That is exactly what happened if we just focus on the ‘letter’ of the Law and not understanding or appreciating the ‘spirit’ of the Law. And in the end, such observance of the Law and actions are meaningless if not accompanied properly with the desire and understanding from the heart, mind and soul. What it means is that, for us to be truly obedient to God and to be faithful, is to follow the Lord wholeheartedly and to love Him with all of our heart, such as is the purpose and intention of the Law of God.

In our first reading today, St. Paul told the faithful in Thessalonica exactly this point, that every one of us should remain firm in our faith in God, and not be swayed by worldly temptations and false leads from those who wanted to achieve their own ambitions and mislead us from the path of truth. That is why, we must not follow the misguided path of many of the Pharisees and the teachers of the Law, many of whom used the Law as means to promote themselves and their own agenda rather than genuine dedication to God.

How do we then live our lives with faith, brothers and sisters in Christ? This is where then we should look at the examples set by our predecessors, those who have been deemed authoritatively by the Church as being worthy of praise and veneration as saints and blesseds. And today in particular, we remember the memory of two saints, in their lives and dedication to the Lord, namely St. Louis, King of France, and St. Joseph Calasanz, a holy priest of God.

St. Louis, also known as King Louis IX of France, was one of the greatest Medieval kings of France, remembered for his great piety and dedication to God, his righteous and good rule over his people. St. Louis was committed to the betterment of his people’s livelihood, exercising justice and prudence over his rule and actions, and helped to strengthen his country in faith as well as in prosperity through his long and just reign as king.

St. Louis was pious and dedicated to God, and he showed his subjects and people true Christian leadership, leading the people down the right path, reforming the government and the Church, and making everyone closer to God through their renewed faith. St. Louis also participated in the Crusades to reclaim the Holy Land from infidels and those who persecuted Christians and pilgrims. Throughout his life, St. Louis has shown us what it means to be exemplary in faith.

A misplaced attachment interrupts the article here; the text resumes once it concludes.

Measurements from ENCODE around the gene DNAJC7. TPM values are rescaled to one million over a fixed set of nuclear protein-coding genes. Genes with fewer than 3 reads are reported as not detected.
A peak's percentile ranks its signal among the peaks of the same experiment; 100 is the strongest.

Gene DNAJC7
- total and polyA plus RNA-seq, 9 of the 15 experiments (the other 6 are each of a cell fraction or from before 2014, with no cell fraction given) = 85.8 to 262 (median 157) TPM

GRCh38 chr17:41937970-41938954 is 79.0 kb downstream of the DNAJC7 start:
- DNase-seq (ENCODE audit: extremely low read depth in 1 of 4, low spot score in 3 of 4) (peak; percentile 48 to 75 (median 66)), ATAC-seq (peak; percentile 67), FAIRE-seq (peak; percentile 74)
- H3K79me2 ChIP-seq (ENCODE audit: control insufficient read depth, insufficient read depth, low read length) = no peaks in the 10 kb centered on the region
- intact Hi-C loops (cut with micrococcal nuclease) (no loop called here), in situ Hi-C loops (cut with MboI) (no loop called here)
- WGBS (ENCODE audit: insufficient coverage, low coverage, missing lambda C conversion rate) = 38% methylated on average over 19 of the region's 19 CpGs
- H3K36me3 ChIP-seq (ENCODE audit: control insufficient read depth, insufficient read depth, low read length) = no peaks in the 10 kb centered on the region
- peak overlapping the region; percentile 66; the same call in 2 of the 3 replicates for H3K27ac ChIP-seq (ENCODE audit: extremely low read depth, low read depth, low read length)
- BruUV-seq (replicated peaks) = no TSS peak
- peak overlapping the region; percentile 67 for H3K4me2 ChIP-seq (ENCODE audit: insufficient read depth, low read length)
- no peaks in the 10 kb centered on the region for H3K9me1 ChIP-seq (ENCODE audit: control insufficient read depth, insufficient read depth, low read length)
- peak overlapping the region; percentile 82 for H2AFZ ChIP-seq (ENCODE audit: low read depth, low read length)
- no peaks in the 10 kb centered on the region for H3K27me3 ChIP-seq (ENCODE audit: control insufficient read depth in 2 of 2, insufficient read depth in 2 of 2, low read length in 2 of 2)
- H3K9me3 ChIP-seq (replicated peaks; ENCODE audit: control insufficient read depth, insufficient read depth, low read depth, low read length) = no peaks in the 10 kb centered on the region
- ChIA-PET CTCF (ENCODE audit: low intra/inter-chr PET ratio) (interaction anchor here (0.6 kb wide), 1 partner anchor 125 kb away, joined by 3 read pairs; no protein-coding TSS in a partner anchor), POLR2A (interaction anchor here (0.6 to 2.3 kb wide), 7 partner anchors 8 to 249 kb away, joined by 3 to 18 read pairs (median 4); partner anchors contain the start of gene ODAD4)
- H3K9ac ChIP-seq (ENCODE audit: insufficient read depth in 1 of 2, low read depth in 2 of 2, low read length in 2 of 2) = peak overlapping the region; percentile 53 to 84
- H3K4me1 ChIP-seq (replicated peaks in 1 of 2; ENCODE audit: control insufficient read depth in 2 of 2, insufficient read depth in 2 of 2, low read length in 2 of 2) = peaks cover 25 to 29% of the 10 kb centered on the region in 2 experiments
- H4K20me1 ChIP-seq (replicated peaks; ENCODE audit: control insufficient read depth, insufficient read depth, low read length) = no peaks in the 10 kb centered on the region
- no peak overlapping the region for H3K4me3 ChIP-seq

Meanwhile, St. Joseph Calasanz was a renowned and dedicated pries who spent much of his ministry in reaching out to the homeless and those who were hungry and suffering, those who were without education and care. It was not easy as there were many challenges that St. Joseph Calasanz had to overcome during all of his efforts. He continued to serve the people with dedication and also spent a lot of time to rejuvenate many people in the faith.

St. Joseph Calasanz was particularly remembered for his efforts in extending education to all people, including especially the poor and those who usually had not been able to attain any education previously, as at that time in particular, education was mainly available only for the rich and privileged members of the community. To this extent, St. Joseph Calasanz taught many people on various matters, helping them to gain the important knowledge and make a difference to their lives.

Brothers and sisters in Christ, both St. Louis and St. Joseph Calasanz have shown us how we as Christians can live our lives and realising the Law of God through genuine commitment and the spending of efforts to love God, first and foremost before all else, and then to love our fellow brothers and sisters in the same manner. They have shown us what we ourselves can do in serving the Lord as good and committed Christians.

Now, are we willing and able to commit ourselves, our time and effort to do this? God has called on each and every one of us to follow Him, and therefore, let us all respond to His call with faith, and do what we can in our lives to serve Him, to glorify Him and to draw ever closer to Him through righteousness and justice, through obedience and understanding of God’s Law and commandments. May God be with us always and guide us through life. Amen.

Tuesday, 25 August 2020 : 21st Week of Ordinary Time, Memorial of St. Louis, and St. Joseph Calasanz, Priest (Gospel Reading)

Liturgical Colour : Green or White (Saints and Priests)

Matthew 23 : 23-26

At that time, Jesus said to the people, “Woe to you, teachers of the Law and Pharisees, you hypocrites! You do not forget the mint, anise and cumin seeds when you demand the tenth of everything; but then, you forget what is most fundamental in the Law : justice, mercy and faith! You should have done these things without neglecting the others. Blind guides! You strain out a mosquito, but swallow a camel.”

“Woe to you, teachers of the Law and Pharisees, you hypocrites! You fill the plate and the cup, with theft and violence, and then pronounce a blessing over them. Blind Pharisee! Purify the inside first, then the outside, too, will be purified.”